Check them up

Mayor wants CTTMO personnel to undergo medical checkup

MAYOR Sara Duterte, declared by an environment group as “Clean Air Champion,” yesterday ordered for a medical checkup of field personnel of the City Transport and Traffic Management Office (CTTMO) to see if their work is causing them respiratory illnesses.

 The mayor issued the order in her speech during the launch of Philippine Clean Air and National Environmental Awareness Month at the NCCC Mall in which she was awarded as “Clean Air Champion” and the city as “Clean Air City” by the non-government environmental group, Clean Air Philippines Movement.

 “I want to know if our CTTMO personnel are getting sick because of their work,” Duterte said.

 CTTMO head Dionisio Abude, in a telephone interview, heaved a sigh of relief at the order, saying there have been signs that the personnel were getting sick.

 “We welcome this order,” Abude said, talking about the mayor’s new directive.

Abude confirmed to have received reports about personnel taking leaves of absence due to sickness.

Over the weekend, an enforcer was rushed to the hospital while he was on duty. But Abude said they are still trying to determine whether that was work-related.

The CTTMO has around 400 personnel, and 75% of them are deployed on the field. The team includes personnel from motorcycle unit, mobile units, engineers, as well as traffic enforcers.

At the moment, the city government does not yet provide face masks as part of the standard issue equipment for traffic enforcers.

Abude said that the City Health Office is likely the agency to be tasked to do the checkups on the traffic enforcers.

The matter has not been discussed yet among the officials, Abude said.

The Mayor made the order for the traffic enforcers when she mentioned that jeepney drivers were usually the victims of air pollution because of their daily exposure to dust and other air pollutants.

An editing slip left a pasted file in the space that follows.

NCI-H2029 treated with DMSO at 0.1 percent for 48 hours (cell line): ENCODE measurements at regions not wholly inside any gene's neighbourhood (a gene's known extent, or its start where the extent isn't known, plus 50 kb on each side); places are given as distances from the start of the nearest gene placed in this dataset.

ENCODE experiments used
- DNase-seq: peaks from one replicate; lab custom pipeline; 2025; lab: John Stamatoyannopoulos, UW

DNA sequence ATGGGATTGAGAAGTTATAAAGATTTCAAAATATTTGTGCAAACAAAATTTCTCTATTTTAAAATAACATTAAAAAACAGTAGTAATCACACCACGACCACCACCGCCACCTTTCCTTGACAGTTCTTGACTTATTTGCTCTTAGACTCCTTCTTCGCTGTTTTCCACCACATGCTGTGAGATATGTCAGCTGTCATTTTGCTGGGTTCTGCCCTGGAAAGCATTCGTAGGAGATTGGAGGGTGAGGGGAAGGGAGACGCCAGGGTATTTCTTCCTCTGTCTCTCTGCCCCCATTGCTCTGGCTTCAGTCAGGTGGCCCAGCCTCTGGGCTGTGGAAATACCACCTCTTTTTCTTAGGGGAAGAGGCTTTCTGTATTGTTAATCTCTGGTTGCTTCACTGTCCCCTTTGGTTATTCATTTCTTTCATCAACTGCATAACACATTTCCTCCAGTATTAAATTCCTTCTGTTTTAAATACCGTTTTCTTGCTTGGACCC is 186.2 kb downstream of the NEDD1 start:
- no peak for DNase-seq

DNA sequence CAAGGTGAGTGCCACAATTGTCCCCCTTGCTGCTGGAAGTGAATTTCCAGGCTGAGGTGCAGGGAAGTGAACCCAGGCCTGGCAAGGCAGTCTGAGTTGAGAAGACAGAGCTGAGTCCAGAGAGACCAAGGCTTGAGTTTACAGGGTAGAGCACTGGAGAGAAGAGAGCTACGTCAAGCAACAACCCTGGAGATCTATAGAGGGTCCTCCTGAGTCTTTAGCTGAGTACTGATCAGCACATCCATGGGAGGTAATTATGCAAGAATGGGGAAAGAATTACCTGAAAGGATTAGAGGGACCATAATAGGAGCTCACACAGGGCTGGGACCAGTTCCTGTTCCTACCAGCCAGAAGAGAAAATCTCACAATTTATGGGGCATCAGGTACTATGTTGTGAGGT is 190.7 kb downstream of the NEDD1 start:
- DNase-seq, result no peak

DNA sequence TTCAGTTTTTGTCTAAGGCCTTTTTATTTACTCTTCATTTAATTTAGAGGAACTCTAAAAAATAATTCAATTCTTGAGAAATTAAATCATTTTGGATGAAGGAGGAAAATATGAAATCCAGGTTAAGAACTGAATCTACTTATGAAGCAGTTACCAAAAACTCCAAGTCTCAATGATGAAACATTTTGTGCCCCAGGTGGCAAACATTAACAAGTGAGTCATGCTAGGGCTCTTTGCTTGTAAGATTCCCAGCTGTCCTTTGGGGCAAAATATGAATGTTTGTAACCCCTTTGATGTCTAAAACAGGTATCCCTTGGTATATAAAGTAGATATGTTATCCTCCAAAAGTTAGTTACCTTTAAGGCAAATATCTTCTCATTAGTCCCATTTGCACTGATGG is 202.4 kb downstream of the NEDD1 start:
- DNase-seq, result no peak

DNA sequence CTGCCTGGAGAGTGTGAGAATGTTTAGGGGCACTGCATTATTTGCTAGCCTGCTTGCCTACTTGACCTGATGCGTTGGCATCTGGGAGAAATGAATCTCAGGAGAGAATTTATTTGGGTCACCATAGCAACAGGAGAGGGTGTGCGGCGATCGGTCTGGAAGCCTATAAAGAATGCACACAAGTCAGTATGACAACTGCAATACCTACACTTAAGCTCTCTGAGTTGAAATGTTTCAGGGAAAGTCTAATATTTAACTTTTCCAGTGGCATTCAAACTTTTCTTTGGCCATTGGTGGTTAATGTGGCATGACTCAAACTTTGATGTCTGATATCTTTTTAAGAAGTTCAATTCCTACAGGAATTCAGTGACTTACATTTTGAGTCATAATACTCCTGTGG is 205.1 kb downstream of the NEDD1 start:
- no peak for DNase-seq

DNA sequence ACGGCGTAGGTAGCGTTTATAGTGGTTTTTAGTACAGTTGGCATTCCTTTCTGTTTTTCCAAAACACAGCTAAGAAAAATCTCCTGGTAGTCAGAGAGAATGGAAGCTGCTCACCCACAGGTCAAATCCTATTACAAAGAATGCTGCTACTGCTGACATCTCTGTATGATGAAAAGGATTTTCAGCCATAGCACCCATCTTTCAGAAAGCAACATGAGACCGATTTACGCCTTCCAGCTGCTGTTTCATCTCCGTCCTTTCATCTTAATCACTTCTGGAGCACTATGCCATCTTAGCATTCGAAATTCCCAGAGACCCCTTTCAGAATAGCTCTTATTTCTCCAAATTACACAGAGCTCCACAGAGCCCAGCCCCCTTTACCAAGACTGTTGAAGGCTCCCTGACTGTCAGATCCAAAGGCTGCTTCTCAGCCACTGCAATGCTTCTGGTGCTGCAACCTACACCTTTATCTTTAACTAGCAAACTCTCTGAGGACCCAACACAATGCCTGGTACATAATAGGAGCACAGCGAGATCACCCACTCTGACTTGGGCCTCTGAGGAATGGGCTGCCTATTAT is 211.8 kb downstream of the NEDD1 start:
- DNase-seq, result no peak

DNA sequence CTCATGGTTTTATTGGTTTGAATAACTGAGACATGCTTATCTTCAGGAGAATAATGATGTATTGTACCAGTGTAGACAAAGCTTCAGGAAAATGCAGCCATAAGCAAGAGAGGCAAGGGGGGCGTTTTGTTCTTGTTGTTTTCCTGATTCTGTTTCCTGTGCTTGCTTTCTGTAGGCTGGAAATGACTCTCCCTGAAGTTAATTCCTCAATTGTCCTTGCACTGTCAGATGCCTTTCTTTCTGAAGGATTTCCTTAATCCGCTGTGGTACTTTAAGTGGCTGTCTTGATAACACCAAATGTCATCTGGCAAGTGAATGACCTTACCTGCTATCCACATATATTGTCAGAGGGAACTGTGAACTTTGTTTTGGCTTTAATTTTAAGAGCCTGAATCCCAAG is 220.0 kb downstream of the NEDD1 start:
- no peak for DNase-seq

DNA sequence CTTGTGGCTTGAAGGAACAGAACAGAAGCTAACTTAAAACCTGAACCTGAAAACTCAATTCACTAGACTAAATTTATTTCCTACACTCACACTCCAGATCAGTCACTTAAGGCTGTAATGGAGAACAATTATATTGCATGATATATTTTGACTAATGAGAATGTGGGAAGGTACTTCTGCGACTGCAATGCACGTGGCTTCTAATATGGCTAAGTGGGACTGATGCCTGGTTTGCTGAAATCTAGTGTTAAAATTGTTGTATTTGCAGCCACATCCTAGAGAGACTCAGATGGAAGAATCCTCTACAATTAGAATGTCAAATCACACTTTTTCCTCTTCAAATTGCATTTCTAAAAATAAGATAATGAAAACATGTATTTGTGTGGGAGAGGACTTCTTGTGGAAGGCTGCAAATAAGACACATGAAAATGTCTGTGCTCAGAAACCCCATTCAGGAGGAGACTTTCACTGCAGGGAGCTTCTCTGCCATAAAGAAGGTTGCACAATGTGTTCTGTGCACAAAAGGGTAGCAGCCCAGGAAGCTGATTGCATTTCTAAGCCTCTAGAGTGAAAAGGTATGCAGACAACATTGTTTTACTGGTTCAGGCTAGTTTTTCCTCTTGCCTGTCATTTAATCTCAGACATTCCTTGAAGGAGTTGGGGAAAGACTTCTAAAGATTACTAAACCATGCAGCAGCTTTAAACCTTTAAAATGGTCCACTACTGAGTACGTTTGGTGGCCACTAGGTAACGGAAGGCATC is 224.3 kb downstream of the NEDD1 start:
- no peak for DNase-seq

A University of the Philippines study was quoted by the World Bank in 1994 regarding the impact of vehicle pollution to motorists and commuters.

According to the study, “jeepney drivers and children face the greatest exposure.”

The study showed a “prevalence of chronic obstructive pulmonary diseases (COPD) to be highest among jeepney drivers, the most exposed group, at 32.5 percent. Commuters had the lowest prevalence of chronic respiratory symptoms at 14.8 percent.”

“Incidence of pulmonary tuberculosis (PTB) is also highest among jeepney drivers at 17.5 percent, compared to 9 percent for commuters. The prevalence of respiratory symptoms among school children ranged from 4.8 to 27.5 percent and from 15.8 to 40.6 percent among child vendors. A comparison of the pulmonary functions of urban school children with those in rural areas, showed more compromised pulmonary functions for children in Metro Manila,” the World Bank report said.

Meanwhile, the city government and Mayor Duterte received awards for running a Clean Air City, with 80 micrograms per cubic meter recorded around the city.

The number is lower than the 150 mg/cu m deemed acceptable by the Clean Air Act.

 November is declared as the Philippine Clean Air and National Environmental Awareness Month. Yesterday’s event at NCCC Mall Davao was attended by Clean Air Philippines Movement Inc. chair Dr. Michael Aragon, Department of Environment and Natural Resources (DENR) XI regional director Ruth Tawantawan, DENR-Environmental Management Bureau (EMB) director Engr. Metodio Turbella, and DENR-EMB XI regional director Engr. Nestor Patnugot.

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